THIS STORY TAKES
PLACE BETWEEN THE
NOVEL "SYSTEM SHOCK"
AND THE DOCTOR WHO
THEMED EPISODE OF THE
THE CATACOMBS OF
DEATH, THE CURSE OF
MANDRAGORA & SECRET
OF THE LABYRINTH
'THE MASQUE OF MAN-
DRAGORA' DVD (BBC
IN FEBRUARY 2010.
AFTER AN ENCOUNTER
WITH THE MANDRAGORA
HELIX, THE DOCTOR AND
SARAH JANE LAND IN
15TH CENTURY ITALY.
THERE, IN THE MIDST OF
DANGER, SECRECY AND
INTRIGUE, THEY WITNESS
THE FLOWERING OF THE
AS THE ACCESSION OF
SAN MARTINO'S NEW
THE DOCTOR REALISES
THAT A THIRD VISITOR
HAS ARRIVED WITH HIM
IN THE TARDIS. IT IS A
FORCE WITH THE POWER
TO WIPE OUT HUMAN
HE HAS BROUGHT IT TO
EARTH - AND ONLY HE
CAN STOP IT...
4TH SEPTEMBER 1976 - 25TH SEPTEMBER 1976
Doctor Who’s fourteenth season isn’t just one of my personal favourites, but
one of almost everybody’s. Every serial that it contains is exceptional, save for this curious opening instalment (technically making it ‘exceptional’ too, just not in a positive way), which has now been lovingly restored by the Restoration Team and released on DVD.
Though I don’t think that it stands up to the bar set by the rest of the season, The Masque of Mandragora is nonetheless a competent enough tale. Notable mainly for the visual diversity of its location and its pseudo-historical setting, Louis Marks’ script tells a very human story about the inhabitants of San Martino. Throughout the emphasis is on period and character, as opposed to the unusually abstract alien antagonist, imbuing the story with an endearing, Hartnellish quality that sets it apart from those around it.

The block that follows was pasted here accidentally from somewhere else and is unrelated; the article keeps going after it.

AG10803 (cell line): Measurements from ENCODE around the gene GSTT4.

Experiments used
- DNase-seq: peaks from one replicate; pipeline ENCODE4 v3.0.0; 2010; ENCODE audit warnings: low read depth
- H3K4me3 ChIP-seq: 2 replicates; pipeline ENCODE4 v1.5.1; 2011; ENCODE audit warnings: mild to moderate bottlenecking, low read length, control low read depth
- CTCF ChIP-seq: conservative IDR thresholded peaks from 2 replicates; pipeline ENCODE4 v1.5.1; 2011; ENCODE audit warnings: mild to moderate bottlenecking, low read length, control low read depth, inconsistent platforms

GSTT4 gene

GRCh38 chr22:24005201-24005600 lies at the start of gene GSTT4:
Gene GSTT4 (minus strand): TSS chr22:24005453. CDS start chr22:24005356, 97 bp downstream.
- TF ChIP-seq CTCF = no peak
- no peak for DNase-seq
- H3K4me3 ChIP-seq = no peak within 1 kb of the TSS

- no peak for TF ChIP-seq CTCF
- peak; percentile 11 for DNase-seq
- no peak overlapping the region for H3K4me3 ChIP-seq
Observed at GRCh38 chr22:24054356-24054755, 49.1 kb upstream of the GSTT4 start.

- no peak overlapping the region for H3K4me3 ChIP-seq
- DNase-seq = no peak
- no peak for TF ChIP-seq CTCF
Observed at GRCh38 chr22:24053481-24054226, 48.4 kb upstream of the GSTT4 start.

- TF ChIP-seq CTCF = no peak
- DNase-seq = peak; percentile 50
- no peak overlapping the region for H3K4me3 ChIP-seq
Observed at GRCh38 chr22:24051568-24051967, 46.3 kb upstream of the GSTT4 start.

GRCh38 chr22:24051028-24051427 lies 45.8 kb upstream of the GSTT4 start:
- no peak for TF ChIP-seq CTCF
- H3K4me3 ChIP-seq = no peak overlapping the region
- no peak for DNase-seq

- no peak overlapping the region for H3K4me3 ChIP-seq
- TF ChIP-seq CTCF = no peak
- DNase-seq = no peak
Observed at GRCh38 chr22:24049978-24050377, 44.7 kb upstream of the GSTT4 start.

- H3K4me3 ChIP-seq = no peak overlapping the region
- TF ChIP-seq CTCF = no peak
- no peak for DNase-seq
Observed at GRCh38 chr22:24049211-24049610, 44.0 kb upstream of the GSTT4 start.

“Mandragora energy. And I brought it here. It got into the TARDIS!”
Shot in Portmeirion, the Italianate folly of The Prisoner fame, The Masque of Mandragora features some of the most sumptuous cinematography of the Tom Baker years. Director Rodney Bennett really makes the most out of every shot and set piece, lending the serial
a sense of splendour befitting a season opener. Inevitably the serial’s noteworthy location forms the subject matter of one of the DVD’s shorter features, Now and Then, which looks
at how the production team modified Portmeirion to look like renaissance Italy.
However, Masque is generally better remembered for introducing a new TARDIS control room designed by Barry Newbery. Personally I prefer its retro chic, and even those who are not so keen must concede that it symbolises the so-called ‘gothic horror’ era of Who. Such matters are the cornerstone of Bigger on the Inside, a nineteen-minute documentary that sees Tom Baker, Barry Newbery, Robert Shearman and Christopher H Bidmead chart the evolution of the TARDIS interior from An Unearthly Child all the way up to The End of Time.
“Come to think of it, this was the old console room...”
Oddly, the TV Movie TARDIS set doesn’t get a mention, yet the rarely-used tertiary console room of the New Adventures novels does. Such peculiarities are made up for, however, by some enlightening commentary from Bidmead and a veritable torrent of Robert Shearman’s devilishly wry observations. Shearman’s
comments concerning the Doctor and the
Master’s matching TARDISes from The
Time Monster are particularly droll, whilst
Bidmead approaches the time machine
with a little more reverence, concluding
his contributions with the quite charming
sentiment “we haven’t seen it [the ‘real’
TARDIS interior] yet, but perhaps we’re
working our way towards it.”